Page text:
Apple stock fell yesterday on strength of a downgrade from the analysts at American Technology Research and lack of hard iPhone sales numbers from AT&T.

Analyst Shaw Wu downgraded Apple to neutral from buy, citing concerns at Apple's current valuation, high expectations surrounding the company and "a potential product vacuum before CY 3Q08.”

Wu wrote: "We are downgrading our rating on Apple shares to Neutral from Buy for four key reasons. This was a very tough decision as we have been bullish on Apple for the past several years, watching the stock more than triple."

The analyst pointed out that at current levels, Apple shares seemed expensive; Wu also warned that the company's results (to be announced tonight) will be strong, but may not be strong enough for investors to maintain the stocks current price level.

"We continue to be upbeat on the potential for a strong second half product roll-out; however, we are concerned there could be a vacuum before then. Our supply chain checks indicate 3G iPhones will not likely ship in volume until July and new Macs until the Sept. quarter, likely putting stress on the June quarter."

"While we maintain our longer-term fundamental positive view on Apple, from a stock perspective, we find it difficult to recommend purchasing at current levels. The reality is that Apple shares are very volatile and trading action suggests investor focus on near-term results. Arguably, shares should not have hit as low as $115 and as high as $168 in such a short period of seven weeks, but it has," he added.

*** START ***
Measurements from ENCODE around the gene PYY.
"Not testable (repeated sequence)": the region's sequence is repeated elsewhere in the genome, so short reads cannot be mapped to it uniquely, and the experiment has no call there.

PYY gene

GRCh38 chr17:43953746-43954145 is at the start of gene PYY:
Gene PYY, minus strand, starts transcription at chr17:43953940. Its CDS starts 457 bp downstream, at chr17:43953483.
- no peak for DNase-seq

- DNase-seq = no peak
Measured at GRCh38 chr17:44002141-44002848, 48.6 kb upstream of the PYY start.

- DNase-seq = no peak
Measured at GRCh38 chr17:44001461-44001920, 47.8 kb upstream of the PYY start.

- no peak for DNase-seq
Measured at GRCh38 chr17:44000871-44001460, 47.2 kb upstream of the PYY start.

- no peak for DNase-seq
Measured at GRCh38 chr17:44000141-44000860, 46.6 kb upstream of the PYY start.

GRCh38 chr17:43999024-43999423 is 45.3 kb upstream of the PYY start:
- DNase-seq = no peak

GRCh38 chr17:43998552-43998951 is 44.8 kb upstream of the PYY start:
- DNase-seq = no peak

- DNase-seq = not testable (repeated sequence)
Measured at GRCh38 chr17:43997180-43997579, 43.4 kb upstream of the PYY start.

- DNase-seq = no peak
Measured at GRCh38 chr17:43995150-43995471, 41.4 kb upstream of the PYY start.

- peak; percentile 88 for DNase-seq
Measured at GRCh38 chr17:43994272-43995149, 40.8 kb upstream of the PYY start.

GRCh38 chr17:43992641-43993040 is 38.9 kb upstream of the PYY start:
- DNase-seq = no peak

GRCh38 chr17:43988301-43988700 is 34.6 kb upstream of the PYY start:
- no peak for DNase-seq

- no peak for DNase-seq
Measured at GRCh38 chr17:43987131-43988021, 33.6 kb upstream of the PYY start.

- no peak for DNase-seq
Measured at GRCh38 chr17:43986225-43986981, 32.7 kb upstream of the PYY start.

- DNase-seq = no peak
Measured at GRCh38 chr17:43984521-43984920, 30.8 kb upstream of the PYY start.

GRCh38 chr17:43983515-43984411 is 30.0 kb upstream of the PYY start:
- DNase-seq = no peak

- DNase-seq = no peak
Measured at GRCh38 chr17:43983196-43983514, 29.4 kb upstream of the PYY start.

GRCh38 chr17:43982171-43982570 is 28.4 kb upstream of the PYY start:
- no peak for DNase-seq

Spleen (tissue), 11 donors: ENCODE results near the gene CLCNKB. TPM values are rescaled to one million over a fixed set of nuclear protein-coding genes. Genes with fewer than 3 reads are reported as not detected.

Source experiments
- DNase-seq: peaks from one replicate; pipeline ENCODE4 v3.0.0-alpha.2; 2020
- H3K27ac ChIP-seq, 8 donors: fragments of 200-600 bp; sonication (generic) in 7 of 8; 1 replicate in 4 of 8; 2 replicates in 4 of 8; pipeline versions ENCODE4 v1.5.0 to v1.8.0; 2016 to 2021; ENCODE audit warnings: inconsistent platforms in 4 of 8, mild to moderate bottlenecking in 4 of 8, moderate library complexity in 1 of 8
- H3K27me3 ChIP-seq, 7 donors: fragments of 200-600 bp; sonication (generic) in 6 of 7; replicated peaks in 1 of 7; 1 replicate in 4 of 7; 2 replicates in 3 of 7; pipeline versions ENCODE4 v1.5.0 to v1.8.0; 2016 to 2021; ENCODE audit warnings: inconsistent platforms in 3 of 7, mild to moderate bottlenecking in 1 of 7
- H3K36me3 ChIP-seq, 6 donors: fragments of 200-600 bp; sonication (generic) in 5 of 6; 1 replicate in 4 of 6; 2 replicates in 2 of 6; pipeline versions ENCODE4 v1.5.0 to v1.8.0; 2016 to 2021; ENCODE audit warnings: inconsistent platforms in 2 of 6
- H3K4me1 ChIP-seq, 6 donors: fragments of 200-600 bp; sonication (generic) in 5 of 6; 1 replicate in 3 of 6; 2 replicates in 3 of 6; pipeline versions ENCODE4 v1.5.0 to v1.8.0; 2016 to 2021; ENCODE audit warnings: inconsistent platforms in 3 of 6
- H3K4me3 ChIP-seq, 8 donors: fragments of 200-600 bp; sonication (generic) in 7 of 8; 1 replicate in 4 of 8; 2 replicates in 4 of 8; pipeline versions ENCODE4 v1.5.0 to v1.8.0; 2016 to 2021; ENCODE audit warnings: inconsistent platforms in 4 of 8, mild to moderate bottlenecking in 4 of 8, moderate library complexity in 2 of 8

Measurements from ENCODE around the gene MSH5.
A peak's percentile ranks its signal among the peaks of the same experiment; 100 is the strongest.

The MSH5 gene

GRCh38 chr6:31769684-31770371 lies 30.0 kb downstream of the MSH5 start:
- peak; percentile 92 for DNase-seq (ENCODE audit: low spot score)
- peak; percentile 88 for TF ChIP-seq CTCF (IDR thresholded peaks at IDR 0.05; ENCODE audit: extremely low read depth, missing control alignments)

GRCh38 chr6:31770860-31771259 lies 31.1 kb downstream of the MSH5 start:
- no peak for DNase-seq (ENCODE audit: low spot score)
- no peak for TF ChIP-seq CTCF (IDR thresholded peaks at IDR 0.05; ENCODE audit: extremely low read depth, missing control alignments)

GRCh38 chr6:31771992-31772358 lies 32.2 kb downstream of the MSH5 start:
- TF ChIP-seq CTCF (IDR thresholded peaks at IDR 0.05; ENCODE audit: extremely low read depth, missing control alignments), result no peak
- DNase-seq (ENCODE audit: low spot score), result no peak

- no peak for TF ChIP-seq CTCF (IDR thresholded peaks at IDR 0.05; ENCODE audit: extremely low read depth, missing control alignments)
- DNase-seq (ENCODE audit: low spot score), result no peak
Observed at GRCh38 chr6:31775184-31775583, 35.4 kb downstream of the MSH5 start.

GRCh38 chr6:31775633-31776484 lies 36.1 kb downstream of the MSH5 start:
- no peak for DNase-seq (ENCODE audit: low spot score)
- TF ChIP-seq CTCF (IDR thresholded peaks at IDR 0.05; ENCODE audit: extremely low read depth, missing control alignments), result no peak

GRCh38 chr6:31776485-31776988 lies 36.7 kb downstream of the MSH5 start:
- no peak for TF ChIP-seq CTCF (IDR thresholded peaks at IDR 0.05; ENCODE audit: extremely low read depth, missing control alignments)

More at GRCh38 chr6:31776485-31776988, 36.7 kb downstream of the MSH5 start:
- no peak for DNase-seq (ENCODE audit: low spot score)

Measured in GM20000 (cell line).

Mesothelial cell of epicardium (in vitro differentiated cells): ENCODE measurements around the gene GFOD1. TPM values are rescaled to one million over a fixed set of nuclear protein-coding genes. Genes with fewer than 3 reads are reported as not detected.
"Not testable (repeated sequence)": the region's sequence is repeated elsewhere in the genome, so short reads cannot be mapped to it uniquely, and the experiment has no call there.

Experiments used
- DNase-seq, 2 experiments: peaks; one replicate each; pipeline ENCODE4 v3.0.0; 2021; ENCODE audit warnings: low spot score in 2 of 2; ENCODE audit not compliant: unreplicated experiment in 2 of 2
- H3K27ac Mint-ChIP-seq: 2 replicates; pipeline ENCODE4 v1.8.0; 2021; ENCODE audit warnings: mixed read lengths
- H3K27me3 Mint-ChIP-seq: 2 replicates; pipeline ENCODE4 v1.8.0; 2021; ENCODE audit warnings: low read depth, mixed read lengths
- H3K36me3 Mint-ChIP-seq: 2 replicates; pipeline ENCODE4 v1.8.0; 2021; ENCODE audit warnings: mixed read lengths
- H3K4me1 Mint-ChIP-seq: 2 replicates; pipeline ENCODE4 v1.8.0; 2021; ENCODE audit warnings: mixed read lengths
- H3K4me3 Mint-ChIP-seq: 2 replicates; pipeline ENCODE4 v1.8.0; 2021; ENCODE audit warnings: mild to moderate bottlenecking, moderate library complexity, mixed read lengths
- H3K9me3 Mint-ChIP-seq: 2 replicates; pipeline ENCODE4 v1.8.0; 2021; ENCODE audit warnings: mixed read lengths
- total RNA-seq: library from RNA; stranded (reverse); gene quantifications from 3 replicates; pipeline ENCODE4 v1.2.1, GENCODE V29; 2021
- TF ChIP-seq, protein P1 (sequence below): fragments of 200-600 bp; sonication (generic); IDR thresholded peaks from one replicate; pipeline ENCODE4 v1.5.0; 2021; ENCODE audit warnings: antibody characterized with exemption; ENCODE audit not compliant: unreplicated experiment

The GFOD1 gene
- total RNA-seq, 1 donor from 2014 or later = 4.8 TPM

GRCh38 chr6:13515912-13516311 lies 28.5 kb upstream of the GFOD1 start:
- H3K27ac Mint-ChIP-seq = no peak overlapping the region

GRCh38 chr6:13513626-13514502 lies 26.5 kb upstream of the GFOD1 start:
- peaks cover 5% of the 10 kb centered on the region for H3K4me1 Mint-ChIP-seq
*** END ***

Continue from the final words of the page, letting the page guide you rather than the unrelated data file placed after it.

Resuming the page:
The analyst expressed current Wall Street consensus on what Apple will reveal in its financial results announcement today. Revenue of $6.97 billion for EPS of $1.07. The Street expects 2.1 million Mac sales, 8.5-10 million iPod sales, 1-2 million iPhone sales.

Wu predicts better performance than this, saying his analyst firm predicts: Revenue of $7.1-7.2 billion for EPS of $1.25-1.30. Am Tech expects 2.2-2.3 million Mac sales, around 10 million iPod sales and somewhere between 1.7 million and two million iPhone sales.

Looking to the June quarter, the analyst predicts revenue of $7-7.2 billion.

Wu also voiced some concern at the impact of iPhone on mobile networks, writing: "We are concerned with network bandwidth usage of iPhone vs. others and the economics to carriers. Our sources indicate that the success of iPhone with its Safari web browser is putting strain on AT&T's EDGE network in areas with higher user density. We have been told that iPhone users are consuming "well over" 100MB per month (compared to Blackberry around 10MB). The relative economic to the carrier is unfavourable with actually lower net revenue while using considerably more network resources," he warned.

"While iPhone represents only 2-3 per cent of Apple's business, we believe a significant part of its current market capitalization reflects expectations the iPhone will become another major product line and future source of growth. If short-term numbers disappoint, we believe investors may discount their future expectations of iPhone potential and its shares could see additional pressure."

Wu thinks the new model iPhone will appear in June/July, around WWDC 2008. In addition to a 3G version, our sources indicate that the 2.5G model could see a minor casing change and lower price point closer to $299-349 vs. its $399 price today, the analyst says, expressing his confidence Apple will sell at least ten million iPhones by the end of 2008.